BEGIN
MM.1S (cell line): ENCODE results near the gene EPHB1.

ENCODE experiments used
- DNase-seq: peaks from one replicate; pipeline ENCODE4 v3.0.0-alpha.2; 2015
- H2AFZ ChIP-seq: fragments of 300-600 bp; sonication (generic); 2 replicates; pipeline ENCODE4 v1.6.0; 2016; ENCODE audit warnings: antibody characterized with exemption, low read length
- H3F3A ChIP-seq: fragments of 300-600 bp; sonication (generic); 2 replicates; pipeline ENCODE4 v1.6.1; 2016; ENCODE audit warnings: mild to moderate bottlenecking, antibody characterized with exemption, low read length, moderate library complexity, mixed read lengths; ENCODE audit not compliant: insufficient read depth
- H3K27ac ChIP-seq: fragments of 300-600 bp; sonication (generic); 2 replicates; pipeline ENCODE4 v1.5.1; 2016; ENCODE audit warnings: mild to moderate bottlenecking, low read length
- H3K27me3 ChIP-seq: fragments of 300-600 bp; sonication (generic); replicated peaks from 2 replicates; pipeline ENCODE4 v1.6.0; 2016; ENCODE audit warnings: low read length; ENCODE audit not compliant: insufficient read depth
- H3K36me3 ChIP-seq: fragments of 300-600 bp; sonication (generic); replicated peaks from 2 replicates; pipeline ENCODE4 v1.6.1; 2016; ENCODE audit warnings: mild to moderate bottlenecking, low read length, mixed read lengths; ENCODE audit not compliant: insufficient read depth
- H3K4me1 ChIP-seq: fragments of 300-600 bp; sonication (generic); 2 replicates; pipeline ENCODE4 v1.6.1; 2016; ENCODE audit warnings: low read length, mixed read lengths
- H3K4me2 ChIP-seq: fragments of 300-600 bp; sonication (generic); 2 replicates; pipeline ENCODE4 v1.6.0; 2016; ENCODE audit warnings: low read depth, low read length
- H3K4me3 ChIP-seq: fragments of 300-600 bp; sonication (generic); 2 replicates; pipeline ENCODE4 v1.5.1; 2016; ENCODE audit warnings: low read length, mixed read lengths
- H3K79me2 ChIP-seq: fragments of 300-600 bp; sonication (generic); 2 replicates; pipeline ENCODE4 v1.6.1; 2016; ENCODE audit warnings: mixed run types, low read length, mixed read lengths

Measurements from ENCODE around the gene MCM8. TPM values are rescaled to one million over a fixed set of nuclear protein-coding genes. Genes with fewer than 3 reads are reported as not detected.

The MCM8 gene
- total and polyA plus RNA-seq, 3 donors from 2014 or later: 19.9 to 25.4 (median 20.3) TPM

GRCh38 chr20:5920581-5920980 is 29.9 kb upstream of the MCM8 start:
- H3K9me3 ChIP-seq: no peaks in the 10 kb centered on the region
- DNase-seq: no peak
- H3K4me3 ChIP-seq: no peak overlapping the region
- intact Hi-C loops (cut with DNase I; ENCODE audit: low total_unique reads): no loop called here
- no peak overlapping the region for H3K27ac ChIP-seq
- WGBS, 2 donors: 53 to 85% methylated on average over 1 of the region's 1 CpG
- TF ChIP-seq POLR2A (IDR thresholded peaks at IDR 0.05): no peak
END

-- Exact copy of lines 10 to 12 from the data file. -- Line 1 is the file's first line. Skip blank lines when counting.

- H3K4me2 ChIP-seq: fragments of 300-600 bp; sonication (generic); 2 replicates; pipeline ENCODE4 v1.6.0; 2016; ENCODE audit warnings: low read depth, low read length
- H3K4me3 ChIP-seq: fragments of 300-600 bp; sonication (generic); 2 replicates; pipeline ENCODE4 v1.5.1; 2016; ENCODE audit warnings: low read length, mixed read lengths
- H3K79me2 ChIP-seq: fragments of 300-600 bp; sonication (generic); 2 replicates; pipeline ENCODE4 v1.6.1; 2016; ENCODE audit warnings: mixed run types, low read length, mixed read lengths